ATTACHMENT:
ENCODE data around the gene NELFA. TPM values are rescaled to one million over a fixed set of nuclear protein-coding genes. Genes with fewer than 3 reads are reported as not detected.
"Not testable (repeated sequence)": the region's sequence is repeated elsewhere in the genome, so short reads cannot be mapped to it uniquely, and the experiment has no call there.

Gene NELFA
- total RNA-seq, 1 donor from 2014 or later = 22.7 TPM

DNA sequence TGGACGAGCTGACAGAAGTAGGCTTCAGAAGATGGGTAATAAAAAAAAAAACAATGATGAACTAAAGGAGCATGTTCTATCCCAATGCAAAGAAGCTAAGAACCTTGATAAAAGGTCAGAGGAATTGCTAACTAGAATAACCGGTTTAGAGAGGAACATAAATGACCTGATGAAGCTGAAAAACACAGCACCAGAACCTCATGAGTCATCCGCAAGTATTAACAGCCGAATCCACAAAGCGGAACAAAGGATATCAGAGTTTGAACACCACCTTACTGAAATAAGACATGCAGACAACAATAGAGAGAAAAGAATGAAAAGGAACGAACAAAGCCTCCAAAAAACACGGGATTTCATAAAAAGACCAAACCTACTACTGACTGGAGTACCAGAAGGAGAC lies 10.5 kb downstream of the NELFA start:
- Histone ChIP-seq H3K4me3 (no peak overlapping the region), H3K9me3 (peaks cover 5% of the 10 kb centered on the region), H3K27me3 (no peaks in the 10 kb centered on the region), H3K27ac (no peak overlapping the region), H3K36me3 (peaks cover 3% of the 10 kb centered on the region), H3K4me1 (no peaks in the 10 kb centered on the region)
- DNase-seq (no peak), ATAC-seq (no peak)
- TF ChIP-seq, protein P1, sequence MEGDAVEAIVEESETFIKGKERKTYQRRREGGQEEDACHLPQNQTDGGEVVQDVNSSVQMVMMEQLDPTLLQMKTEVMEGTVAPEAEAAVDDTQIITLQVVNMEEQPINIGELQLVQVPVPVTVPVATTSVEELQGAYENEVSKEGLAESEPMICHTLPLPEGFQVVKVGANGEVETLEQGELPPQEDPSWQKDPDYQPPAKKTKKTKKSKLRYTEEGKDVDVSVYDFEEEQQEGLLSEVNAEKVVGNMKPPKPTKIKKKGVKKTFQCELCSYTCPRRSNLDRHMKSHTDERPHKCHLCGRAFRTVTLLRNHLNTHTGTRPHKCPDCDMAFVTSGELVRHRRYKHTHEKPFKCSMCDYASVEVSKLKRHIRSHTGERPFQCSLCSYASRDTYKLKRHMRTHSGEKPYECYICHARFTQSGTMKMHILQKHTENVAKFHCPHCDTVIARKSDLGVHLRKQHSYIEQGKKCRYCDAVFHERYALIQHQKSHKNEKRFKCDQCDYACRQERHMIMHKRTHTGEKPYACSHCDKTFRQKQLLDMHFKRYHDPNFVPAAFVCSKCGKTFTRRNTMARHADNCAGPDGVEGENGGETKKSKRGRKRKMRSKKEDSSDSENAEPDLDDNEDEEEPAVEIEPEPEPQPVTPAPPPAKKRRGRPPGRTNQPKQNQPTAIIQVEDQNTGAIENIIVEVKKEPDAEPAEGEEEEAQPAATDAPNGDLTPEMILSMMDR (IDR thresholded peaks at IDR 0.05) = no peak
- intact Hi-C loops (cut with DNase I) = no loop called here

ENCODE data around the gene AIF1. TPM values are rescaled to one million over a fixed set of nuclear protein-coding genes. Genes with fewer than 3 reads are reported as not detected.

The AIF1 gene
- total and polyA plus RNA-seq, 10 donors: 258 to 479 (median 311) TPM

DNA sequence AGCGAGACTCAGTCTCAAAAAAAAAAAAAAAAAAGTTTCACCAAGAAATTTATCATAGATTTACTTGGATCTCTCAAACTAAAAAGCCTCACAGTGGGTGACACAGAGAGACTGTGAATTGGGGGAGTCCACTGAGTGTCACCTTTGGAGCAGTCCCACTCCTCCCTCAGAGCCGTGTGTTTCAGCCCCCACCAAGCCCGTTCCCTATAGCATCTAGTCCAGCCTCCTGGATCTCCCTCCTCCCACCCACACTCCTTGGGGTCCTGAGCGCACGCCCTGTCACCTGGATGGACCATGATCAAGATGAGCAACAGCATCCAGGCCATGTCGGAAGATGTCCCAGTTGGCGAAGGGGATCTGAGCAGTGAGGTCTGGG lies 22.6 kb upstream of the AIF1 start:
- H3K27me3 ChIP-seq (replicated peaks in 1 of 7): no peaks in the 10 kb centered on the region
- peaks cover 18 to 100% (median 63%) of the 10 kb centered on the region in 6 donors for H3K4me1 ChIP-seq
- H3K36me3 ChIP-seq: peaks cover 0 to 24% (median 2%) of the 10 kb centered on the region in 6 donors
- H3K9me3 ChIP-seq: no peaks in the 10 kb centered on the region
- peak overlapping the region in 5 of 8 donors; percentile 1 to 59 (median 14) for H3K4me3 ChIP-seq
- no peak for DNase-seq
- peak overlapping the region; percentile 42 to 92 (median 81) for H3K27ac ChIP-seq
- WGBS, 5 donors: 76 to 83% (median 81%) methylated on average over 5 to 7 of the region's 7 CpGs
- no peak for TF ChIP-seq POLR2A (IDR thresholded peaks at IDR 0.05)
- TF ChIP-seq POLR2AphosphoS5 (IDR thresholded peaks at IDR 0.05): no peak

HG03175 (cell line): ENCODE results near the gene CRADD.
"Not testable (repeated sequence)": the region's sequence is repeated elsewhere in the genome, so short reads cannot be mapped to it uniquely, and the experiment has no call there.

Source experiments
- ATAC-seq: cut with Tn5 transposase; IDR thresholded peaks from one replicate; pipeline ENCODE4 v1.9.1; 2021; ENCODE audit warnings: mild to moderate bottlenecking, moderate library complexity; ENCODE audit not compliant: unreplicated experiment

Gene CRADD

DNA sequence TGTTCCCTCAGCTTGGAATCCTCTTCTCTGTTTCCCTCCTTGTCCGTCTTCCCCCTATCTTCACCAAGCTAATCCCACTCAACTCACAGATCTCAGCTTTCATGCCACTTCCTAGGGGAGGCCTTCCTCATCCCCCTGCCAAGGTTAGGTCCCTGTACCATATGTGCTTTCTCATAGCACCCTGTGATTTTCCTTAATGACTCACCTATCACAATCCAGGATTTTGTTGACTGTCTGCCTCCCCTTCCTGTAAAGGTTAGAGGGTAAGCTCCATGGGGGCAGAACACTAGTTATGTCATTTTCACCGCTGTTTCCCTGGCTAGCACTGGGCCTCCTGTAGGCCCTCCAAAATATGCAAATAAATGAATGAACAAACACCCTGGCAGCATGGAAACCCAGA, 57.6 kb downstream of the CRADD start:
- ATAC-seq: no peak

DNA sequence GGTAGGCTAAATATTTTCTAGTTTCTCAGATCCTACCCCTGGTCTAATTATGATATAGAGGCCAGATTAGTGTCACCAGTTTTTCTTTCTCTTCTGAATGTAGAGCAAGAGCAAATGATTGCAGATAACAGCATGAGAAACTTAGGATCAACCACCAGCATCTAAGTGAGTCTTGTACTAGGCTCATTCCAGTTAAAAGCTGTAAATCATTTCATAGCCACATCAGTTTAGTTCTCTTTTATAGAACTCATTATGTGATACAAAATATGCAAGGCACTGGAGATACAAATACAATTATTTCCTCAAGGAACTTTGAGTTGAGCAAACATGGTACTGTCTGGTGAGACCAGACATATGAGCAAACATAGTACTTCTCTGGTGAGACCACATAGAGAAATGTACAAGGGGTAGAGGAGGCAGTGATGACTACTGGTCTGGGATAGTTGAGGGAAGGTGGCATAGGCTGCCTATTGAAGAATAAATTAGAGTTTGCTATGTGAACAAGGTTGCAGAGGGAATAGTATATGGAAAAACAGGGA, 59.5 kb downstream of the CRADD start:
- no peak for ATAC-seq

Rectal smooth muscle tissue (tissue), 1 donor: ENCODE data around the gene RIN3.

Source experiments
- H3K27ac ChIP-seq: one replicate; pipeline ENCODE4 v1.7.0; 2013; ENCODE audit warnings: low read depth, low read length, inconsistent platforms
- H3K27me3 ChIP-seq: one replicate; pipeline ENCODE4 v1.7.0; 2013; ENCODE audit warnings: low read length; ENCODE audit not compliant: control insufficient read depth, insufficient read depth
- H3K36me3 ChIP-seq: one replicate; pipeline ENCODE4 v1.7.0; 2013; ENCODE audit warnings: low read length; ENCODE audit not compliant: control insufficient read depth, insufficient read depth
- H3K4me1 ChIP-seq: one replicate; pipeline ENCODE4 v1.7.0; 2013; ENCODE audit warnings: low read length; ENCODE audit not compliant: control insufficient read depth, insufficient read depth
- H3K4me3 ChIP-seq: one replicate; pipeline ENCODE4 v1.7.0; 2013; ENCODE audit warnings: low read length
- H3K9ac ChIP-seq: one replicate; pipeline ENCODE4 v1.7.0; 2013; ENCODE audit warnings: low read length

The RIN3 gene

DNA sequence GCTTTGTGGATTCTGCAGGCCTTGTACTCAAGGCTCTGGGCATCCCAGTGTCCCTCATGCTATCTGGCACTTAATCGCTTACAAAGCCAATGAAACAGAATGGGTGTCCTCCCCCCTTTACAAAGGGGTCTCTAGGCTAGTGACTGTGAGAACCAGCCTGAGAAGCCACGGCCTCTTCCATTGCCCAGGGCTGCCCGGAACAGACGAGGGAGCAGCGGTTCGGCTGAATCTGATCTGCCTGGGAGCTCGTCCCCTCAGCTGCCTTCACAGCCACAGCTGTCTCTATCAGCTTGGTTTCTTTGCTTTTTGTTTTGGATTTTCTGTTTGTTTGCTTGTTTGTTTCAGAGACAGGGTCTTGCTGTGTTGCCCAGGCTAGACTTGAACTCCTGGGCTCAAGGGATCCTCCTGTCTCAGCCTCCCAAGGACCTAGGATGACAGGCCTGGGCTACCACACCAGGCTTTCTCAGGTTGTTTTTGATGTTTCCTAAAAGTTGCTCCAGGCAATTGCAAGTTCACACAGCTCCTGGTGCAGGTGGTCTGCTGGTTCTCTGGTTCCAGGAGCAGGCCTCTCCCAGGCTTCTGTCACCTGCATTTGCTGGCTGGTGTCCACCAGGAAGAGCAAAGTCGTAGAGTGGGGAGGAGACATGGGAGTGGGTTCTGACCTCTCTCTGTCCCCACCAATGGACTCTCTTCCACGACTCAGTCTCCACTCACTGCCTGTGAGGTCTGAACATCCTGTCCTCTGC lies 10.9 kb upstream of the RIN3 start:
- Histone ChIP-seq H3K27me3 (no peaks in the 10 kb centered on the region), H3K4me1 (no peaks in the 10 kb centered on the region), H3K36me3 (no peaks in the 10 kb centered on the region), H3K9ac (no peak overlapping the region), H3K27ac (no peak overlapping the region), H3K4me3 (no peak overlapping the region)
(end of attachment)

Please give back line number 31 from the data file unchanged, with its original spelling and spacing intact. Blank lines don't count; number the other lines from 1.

DNA sequence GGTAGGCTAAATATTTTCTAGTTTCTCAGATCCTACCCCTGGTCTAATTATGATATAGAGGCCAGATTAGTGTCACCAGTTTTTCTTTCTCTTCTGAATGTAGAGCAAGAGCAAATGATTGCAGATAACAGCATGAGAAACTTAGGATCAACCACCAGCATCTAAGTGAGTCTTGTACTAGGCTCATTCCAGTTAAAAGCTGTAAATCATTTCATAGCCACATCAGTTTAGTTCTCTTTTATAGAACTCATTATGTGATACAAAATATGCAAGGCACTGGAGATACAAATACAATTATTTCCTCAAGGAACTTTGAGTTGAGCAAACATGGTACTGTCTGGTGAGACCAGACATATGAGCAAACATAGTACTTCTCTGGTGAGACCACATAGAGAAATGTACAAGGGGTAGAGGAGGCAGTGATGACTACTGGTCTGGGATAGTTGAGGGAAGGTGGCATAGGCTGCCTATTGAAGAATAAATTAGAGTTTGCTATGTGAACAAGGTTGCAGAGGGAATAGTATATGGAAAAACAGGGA, 59.5 kb downstream of the CRADD start: